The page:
Synagogue Membership in 2010

Membership of a synagogue has traditionally been regarded as the most widely held point of formal affiliation to and identity with the Jewish community. However, the situation has been changing fast in recent years, with membership becoming more fluid and transient. It is therefore of interest that the Institute for Jewish Policy Research and the Board of Deputies of British Jews have jointly published Synagogue Membership in the United Kingdom in 2010, by David Graham and Daniel Vulkan. It is available to download from:

This report continues a series of approximately quinquennial surveys of synagogue membership in the UK which was initiated by the Board in 1977. However, in order to capture the growing Strictly Orthodox membership, the methodology employed for the 2010 census (primarily conducted online using Survey Monkey between June 2009 and February 2010) differed from earlier investigations, necessitating adjustment to the statistics published for earlier years.

The total number of synagogue members by household (i.e. not individuals) in the UK in 2010 is 82,963 in 409 synagogues. 73% of Jewish households in the UK are estimated to belong to a synagogue. The decline in synagogue membership flattened out between 2005 and 2010 (with a decrease of only 0.3%), but the 2010 figure is still 24% below the level in 1983.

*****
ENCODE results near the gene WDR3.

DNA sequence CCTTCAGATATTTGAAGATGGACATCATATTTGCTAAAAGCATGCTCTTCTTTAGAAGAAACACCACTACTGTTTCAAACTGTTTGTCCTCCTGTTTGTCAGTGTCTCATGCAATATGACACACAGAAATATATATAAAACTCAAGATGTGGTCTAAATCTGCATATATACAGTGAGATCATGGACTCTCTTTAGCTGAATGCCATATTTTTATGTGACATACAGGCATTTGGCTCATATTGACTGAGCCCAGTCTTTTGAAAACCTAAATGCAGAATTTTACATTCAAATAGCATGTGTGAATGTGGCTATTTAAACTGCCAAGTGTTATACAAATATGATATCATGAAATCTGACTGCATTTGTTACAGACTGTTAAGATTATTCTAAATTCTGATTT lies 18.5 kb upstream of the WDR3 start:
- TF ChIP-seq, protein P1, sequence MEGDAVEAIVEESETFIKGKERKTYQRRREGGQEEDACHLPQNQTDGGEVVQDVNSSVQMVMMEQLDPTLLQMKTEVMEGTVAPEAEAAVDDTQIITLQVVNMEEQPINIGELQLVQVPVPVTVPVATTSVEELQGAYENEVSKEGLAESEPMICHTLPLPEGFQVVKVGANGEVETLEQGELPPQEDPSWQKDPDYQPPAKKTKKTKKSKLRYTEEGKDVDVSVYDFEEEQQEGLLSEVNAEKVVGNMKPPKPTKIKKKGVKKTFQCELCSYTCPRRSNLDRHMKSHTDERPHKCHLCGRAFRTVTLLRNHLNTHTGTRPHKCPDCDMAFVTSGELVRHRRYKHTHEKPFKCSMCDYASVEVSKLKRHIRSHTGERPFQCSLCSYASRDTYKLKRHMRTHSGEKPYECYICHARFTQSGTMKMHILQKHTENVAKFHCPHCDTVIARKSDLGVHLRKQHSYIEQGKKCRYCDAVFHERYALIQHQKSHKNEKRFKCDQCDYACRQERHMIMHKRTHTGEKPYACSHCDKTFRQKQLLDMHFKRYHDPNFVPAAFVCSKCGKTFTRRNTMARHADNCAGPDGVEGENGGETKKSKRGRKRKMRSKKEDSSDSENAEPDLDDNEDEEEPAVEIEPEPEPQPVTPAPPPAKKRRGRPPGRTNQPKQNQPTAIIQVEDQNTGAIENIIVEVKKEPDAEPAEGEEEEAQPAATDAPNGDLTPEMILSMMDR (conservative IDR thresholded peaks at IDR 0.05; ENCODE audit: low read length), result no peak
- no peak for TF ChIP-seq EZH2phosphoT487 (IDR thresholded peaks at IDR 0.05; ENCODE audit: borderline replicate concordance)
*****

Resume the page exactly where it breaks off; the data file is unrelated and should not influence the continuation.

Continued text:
The largest synagogue group, by denomination, is Central Orthodox (including the United Synagogue), with 55% of the total membership, compared with 66% in 1990. By contrast, the number of Strictly Orthodox synagogue members has more than doubled over these two decades, to reach 11%. Masorti numbers have also risen, by 85%, but they remain less than 3% of total synagogue membership. The overall proportion of ‘non-Orthodox’ relative to ‘Orthodox’ strands has increased from 26% to 31%.

Almost 64% of synagogue members live in London, a higher proportion than the 56% of affiliating Jews resident there at the 2001 census. However, the number of synagogue members in the capital (defined in terms of political administrative boundaries) has fallen by one-fifth since 1990. A further 9% of synagogue members are in districts contiguous with London (South Hertfordshire and South-West Essex) and 10% are in Greater Manchester. The remaining 10 UK regions account for only 17% of all synagogue members.

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